Defense attorney Robert Winston, who is representing Price, asked the jury to be excused from the courtroom for a moment prior to starting his closing argument. Out of the presence of the jury, Winston told the court that Price wanted him to include in his closing argument that Price was the victim of a “grand conspiracy” by law enforcement to set him up for a crime he didn’t commit.

Winston told Superior Court Judge Marie Silveira that he was highly against the idea of putting this notion to the jury at the last minute and described it as a “destructive argument.”

“Frankly, I’ll sound like an idiot doing it,” Winston said.

Despite his attorney thinking it was not in his best interest, Price was adamant that the theory be included in the closing argument.

“That’s what I want, but he’s going to do it right,” Price told the judge.

In the closing argument, Winston told the jury that the evidence against Price was circumstantial and the witnesses were unreliable. He pointed to a white PT Cruiser seen leaving the area in the immediate aftermath of the shooting.

“Maybe they had just done something that they didn’t want to stick around and face the consequences,” Winston said.

As instructed by his client, Winston included the notion of a “grand conspiracy” against his client, by telling the jury that the shell casings were taken by Turlock Police Department investigators and given to the Alameda County Sheriff’s Department to plant on Price’s vehicle. He also said Price was the only one given a gunshot residue test, and not the two women arrested with him. Winston said this was because the Alameda County Sheriff’s Department had already been told who investigators wanted to blame the fatal shooting on.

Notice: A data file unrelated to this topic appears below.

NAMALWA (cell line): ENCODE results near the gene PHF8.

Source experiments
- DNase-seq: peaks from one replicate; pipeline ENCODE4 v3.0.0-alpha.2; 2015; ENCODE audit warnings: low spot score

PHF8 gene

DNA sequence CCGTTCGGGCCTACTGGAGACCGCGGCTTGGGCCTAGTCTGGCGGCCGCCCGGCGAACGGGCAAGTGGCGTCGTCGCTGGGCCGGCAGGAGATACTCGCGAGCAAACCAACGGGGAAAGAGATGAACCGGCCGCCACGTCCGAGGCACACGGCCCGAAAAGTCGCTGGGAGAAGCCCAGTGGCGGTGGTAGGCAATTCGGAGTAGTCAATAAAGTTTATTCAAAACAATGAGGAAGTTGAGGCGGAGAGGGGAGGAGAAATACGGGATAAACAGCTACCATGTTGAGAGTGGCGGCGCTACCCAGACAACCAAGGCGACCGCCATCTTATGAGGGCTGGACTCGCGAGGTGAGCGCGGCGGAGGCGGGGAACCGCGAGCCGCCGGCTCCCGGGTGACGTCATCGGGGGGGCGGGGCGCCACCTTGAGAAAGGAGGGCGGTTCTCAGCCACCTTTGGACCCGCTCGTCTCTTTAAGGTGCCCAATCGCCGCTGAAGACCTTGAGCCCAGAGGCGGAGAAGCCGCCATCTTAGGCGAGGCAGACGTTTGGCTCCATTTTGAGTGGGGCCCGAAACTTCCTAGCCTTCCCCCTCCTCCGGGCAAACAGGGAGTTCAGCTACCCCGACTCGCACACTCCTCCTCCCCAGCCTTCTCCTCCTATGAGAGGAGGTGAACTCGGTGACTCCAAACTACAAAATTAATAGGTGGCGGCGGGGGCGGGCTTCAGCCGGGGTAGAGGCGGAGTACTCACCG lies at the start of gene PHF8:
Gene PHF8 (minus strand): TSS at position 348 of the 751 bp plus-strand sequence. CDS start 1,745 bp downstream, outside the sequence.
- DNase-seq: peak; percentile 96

“They cooperated with the charade,” Winston said. He then reminded the jury that it was not the defense’s job “to prove this theory.”

Barnes defense attorney, Christopher Hudelson, had a more traditional approach to his closing argument. He said Barnes has been consistent in saying Nate was responsible for the shooting and only fled the area because he had a warrant out for his arrest.

Barnes is facing attempted murder charges in another case for a shooting that happened in Empire in 2016.